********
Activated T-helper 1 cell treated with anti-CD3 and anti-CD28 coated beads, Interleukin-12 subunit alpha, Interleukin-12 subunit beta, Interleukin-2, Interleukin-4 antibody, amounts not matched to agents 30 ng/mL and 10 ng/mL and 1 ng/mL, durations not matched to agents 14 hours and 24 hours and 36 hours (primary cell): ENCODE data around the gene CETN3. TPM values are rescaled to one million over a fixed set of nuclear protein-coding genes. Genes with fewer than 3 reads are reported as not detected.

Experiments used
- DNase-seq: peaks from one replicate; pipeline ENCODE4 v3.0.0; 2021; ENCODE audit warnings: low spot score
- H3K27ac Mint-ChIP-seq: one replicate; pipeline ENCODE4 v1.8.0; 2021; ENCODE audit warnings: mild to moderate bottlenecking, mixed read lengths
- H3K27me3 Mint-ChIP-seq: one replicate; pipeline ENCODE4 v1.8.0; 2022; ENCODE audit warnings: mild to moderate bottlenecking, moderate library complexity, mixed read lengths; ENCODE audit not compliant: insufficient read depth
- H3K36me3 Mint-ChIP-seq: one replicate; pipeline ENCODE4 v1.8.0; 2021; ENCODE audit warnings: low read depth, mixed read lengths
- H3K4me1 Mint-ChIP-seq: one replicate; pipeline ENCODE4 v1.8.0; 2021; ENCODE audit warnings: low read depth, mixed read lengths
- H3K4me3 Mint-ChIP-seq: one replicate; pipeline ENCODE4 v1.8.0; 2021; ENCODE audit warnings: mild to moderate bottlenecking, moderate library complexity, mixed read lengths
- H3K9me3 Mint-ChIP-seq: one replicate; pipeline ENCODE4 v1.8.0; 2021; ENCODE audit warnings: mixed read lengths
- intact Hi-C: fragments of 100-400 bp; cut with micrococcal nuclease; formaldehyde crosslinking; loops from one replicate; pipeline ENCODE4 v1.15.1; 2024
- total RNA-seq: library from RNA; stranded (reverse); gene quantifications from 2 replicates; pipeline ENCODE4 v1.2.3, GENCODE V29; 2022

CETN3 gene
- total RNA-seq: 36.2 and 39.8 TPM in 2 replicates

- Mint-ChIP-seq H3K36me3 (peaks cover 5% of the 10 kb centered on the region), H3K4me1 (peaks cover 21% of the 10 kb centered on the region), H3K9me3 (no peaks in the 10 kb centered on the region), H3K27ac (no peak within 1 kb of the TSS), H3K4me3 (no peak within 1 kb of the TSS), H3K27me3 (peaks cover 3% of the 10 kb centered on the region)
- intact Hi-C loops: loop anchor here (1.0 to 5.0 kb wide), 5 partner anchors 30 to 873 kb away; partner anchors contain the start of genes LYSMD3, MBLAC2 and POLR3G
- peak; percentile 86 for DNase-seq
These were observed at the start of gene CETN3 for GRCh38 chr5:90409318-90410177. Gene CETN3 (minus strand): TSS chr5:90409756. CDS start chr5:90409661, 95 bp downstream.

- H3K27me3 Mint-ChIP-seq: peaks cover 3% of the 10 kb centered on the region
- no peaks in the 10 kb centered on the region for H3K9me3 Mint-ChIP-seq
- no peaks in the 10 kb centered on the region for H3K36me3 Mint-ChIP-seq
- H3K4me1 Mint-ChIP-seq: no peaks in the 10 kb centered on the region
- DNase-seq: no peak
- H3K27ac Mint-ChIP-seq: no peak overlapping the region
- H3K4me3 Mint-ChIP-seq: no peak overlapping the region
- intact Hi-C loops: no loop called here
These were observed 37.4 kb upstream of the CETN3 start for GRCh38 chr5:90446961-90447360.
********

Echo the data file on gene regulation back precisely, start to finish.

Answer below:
Activated T-helper 1 cell treated with anti-CD3 and anti-CD28 coated beads, Interleukin-12 subunit alpha, Interleukin-12 subunit beta, Interleukin-2, Interleukin-4 antibody, amounts not matched to agents 30 ng/mL and 10 ng/mL and 1 ng/mL, durations not matched to agents 14 hours and 24 hours and 36 hours (primary cell): ENCODE data around the gene CETN3. TPM values are rescaled to one million over a fixed set of nuclear protein-coding genes. Genes with fewer than 3 reads are reported as not detected.

Experiments used
- DNase-seq: peaks from one replicate; pipeline ENCODE4 v3.0.0; 2021; ENCODE audit warnings: low spot score
- H3K27ac Mint-ChIP-seq: one replicate; pipeline ENCODE4 v1.8.0; 2021; ENCODE audit warnings: mild to moderate bottlenecking, mixed read lengths
- H3K27me3 Mint-ChIP-seq: one replicate; pipeline ENCODE4 v1.8.0; 2022; ENCODE audit warnings: mild to moderate bottlenecking, moderate library complexity, mixed read lengths; ENCODE audit not compliant: insufficient read depth
- H3K36me3 Mint-ChIP-seq: one replicate; pipeline ENCODE4 v1.8.0; 2021; ENCODE audit warnings: low read depth, mixed read lengths
- H3K4me1 Mint-ChIP-seq: one replicate; pipeline ENCODE4 v1.8.0; 2021; ENCODE audit warnings: low read depth, mixed read lengths
- H3K4me3 Mint-ChIP-seq: one replicate; pipeline ENCODE4 v1.8.0; 2021; ENCODE audit warnings: mild to moderate bottlenecking, moderate library complexity, mixed read lengths
- H3K9me3 Mint-ChIP-seq: one replicate; pipeline ENCODE4 v1.8.0; 2021; ENCODE audit warnings: mixed read lengths
- intact Hi-C: fragments of 100-400 bp; cut with micrococcal nuclease; formaldehyde crosslinking; loops from one replicate; pipeline ENCODE4 v1.15.1; 2024
- total RNA-seq: library from RNA; stranded (reverse); gene quantifications from 2 replicates; pipeline ENCODE4 v1.2.3, GENCODE V29; 2022

CETN3 gene
- total RNA-seq: 36.2 and 39.8 TPM in 2 replicates

- Mint-ChIP-seq H3K36me3 (peaks cover 5% of the 10 kb centered on the region), H3K4me1 (peaks cover 21% of the 10 kb centered on the region), H3K9me3 (no peaks in the 10 kb centered on the region), H3K27ac (no peak within 1 kb of the TSS), H3K4me3 (no peak within 1 kb of the TSS), H3K27me3 (peaks cover 3% of the 10 kb centered on the region)
- intact Hi-C loops: loop anchor here (1.0 to 5.0 kb wide), 5 partner anchors 30 to 873 kb away; partner anchors contain the start of genes LYSMD3, MBLAC2 and POLR3G
- peak; percentile 86 for DNase-seq
These were observed at the start of gene CETN3 for GRCh38 chr5:90409318-90410177. Gene CETN3 (minus strand): TSS chr5:90409756. CDS start chr5:90409661, 95 bp downstream.

- H3K27me3 Mint-ChIP-seq: peaks cover 3% of the 10 kb centered on the region
- no peaks in the 10 kb centered on the region for H3K9me3 Mint-ChIP-seq
- no peaks in the 10 kb centered on the region for H3K36me3 Mint-ChIP-seq
- H3K4me1 Mint-ChIP-seq: no peaks in the 10 kb centered on the region
- DNase-seq: no peak
- H3K27ac Mint-ChIP-seq: no peak overlapping the region
- H3K4me3 Mint-ChIP-seq: no peak overlapping the region
- intact Hi-C loops: no loop called here
These were observed 37.4 kb upstream of the CETN3 start for GRCh38 chr5:90446961-90447360.